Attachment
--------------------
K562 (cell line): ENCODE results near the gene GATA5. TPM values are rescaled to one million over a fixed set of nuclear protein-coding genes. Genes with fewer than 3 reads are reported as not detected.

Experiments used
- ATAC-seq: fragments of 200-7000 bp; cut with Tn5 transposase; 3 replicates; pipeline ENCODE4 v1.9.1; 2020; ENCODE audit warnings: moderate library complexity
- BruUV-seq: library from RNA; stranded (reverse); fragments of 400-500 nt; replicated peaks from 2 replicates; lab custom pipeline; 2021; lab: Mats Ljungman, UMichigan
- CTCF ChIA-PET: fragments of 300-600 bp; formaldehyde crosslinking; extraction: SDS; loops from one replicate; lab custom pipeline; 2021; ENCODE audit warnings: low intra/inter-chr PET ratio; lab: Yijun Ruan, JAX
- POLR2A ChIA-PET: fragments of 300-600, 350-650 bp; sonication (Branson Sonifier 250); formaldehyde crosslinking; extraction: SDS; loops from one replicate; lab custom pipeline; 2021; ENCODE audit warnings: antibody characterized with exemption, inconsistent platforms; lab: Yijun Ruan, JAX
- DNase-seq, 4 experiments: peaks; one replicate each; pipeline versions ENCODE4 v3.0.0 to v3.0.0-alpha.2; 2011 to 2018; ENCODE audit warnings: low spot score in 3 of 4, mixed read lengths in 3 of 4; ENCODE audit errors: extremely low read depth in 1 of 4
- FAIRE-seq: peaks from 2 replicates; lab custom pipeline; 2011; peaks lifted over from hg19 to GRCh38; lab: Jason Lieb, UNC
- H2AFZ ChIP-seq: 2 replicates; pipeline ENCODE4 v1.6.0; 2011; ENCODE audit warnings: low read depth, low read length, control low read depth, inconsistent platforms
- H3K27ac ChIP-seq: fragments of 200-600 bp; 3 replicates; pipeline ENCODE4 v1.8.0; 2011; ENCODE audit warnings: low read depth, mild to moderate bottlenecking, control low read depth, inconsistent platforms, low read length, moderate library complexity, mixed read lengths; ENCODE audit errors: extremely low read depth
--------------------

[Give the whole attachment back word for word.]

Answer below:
K562 (cell line): ENCODE results near the gene GATA5. TPM values are rescaled to one million over a fixed set of nuclear protein-coding genes. Genes with fewer than 3 reads are reported as not detected.

Experiments used
- ATAC-seq: fragments of 200-7000 bp; cut with Tn5 transposase; 3 replicates; pipeline ENCODE4 v1.9.1; 2020; ENCODE audit warnings: moderate library complexity
- BruUV-seq: library from RNA; stranded (reverse); fragments of 400-500 nt; replicated peaks from 2 replicates; lab custom pipeline; 2021; lab: Mats Ljungman, UMichigan
- CTCF ChIA-PET: fragments of 300-600 bp; formaldehyde crosslinking; extraction: SDS; loops from one replicate; lab custom pipeline; 2021; ENCODE audit warnings: low intra/inter-chr PET ratio; lab: Yijun Ruan, JAX
- POLR2A ChIA-PET: fragments of 300-600, 350-650 bp; sonication (Branson Sonifier 250); formaldehyde crosslinking; extraction: SDS; loops from one replicate; lab custom pipeline; 2021; ENCODE audit warnings: antibody characterized with exemption, inconsistent platforms; lab: Yijun Ruan, JAX
- DNase-seq, 4 experiments: peaks; one replicate each; pipeline versions ENCODE4 v3.0.0 to v3.0.0-alpha.2; 2011 to 2018; ENCODE audit warnings: low spot score in 3 of 4, mixed read lengths in 3 of 4; ENCODE audit errors: extremely low read depth in 1 of 4
- FAIRE-seq: peaks from 2 replicates; lab custom pipeline; 2011; peaks lifted over from hg19 to GRCh38; lab: Jason Lieb, UNC
- H2AFZ ChIP-seq: 2 replicates; pipeline ENCODE4 v1.6.0; 2011; ENCODE audit warnings: low read depth, low read length, control low read depth, inconsistent platforms
- H3K27ac ChIP-seq: fragments of 200-600 bp; 3 replicates; pipeline ENCODE4 v1.8.0; 2011; ENCODE audit warnings: low read depth, mild to moderate bottlenecking, control low read depth, inconsistent platforms, low read length, moderate library complexity, mixed read lengths; ENCODE audit errors: extremely low read depth